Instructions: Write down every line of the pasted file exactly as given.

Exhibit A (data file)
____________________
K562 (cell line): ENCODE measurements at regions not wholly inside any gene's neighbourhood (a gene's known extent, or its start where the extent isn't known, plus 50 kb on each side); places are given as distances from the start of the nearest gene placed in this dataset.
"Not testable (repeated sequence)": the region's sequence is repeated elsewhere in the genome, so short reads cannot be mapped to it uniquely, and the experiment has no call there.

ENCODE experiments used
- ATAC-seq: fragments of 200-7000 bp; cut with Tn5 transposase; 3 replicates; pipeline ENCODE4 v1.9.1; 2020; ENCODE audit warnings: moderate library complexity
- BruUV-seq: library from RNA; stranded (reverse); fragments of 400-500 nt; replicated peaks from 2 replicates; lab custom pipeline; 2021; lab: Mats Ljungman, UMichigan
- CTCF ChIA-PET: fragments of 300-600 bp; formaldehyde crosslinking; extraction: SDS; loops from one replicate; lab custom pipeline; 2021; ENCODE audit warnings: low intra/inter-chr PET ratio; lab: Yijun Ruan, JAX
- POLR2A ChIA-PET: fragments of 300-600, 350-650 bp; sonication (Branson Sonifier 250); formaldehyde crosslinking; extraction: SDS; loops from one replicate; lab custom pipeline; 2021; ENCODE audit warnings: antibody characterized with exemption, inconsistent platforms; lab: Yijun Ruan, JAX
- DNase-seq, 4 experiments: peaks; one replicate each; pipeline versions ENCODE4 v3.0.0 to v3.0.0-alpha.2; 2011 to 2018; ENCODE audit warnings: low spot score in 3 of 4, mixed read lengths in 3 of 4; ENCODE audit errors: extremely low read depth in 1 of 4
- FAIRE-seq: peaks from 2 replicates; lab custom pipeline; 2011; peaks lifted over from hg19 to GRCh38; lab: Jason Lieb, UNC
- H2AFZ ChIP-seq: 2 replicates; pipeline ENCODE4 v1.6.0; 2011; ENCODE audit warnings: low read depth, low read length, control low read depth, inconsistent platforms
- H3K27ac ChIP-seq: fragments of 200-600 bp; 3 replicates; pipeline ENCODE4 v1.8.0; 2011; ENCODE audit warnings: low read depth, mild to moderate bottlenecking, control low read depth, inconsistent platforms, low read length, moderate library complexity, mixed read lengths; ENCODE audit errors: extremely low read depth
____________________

K562 (cell line): ENCODE measurements at regions not wholly inside any gene's neighbourhood (a gene's known extent, or its start where the extent isn't known, plus 50 kb on each side); places are given as distances from the start of the nearest gene placed in this dataset.
"Not testable (repeated sequence)": the region's sequence is repeated elsewhere in the genome, so short reads cannot be mapped to it uniquely, and the experiment has no call there.

ENCODE experiments used
- ATAC-seq: fragments of 200-7000 bp; cut with Tn5 transposase; 3 replicates; pipeline ENCODE4 v1.9.1; 2020; ENCODE audit warnings: moderate library complexity
- BruUV-seq: library from RNA; stranded (reverse); fragments of 400-500 nt; replicated peaks from 2 replicates; lab custom pipeline; 2021; lab: Mats Ljungman, UMichigan
- CTCF ChIA-PET: fragments of 300-600 bp; formaldehyde crosslinking; extraction: SDS; loops from one replicate; lab custom pipeline; 2021; ENCODE audit warnings: low intra/inter-chr PET ratio; lab: Yijun Ruan, JAX
- POLR2A ChIA-PET: fragments of 300-600, 350-650 bp; sonication (Branson Sonifier 250); formaldehyde crosslinking; extraction: SDS; loops from one replicate; lab custom pipeline; 2021; ENCODE audit warnings: antibody characterized with exemption, inconsistent platforms; lab: Yijun Ruan, JAX
- DNase-seq, 4 experiments: peaks; one replicate each; pipeline versions ENCODE4 v3.0.0 to v3.0.0-alpha.2; 2011 to 2018; ENCODE audit warnings: low spot score in 3 of 4, mixed read lengths in 3 of 4; ENCODE audit errors: extremely low read depth in 1 of 4
- FAIRE-seq: peaks from 2 replicates; lab custom pipeline; 2011; peaks lifted over from hg19 to GRCh38; lab: Jason Lieb, UNC
- H2AFZ ChIP-seq: 2 replicates; pipeline ENCODE4 v1.6.0; 2011; ENCODE audit warnings: low read depth, low read length, control low read depth, inconsistent platforms
- H3K27ac ChIP-seq: fragments of 200-600 bp; 3 replicates; pipeline ENCODE4 v1.8.0; 2011; ENCODE audit warnings: low read depth, mild to moderate bottlenecking, control low read depth, inconsistent platforms, low read length, moderate library complexity, mixed read lengths; ENCODE audit errors: extremely low read depth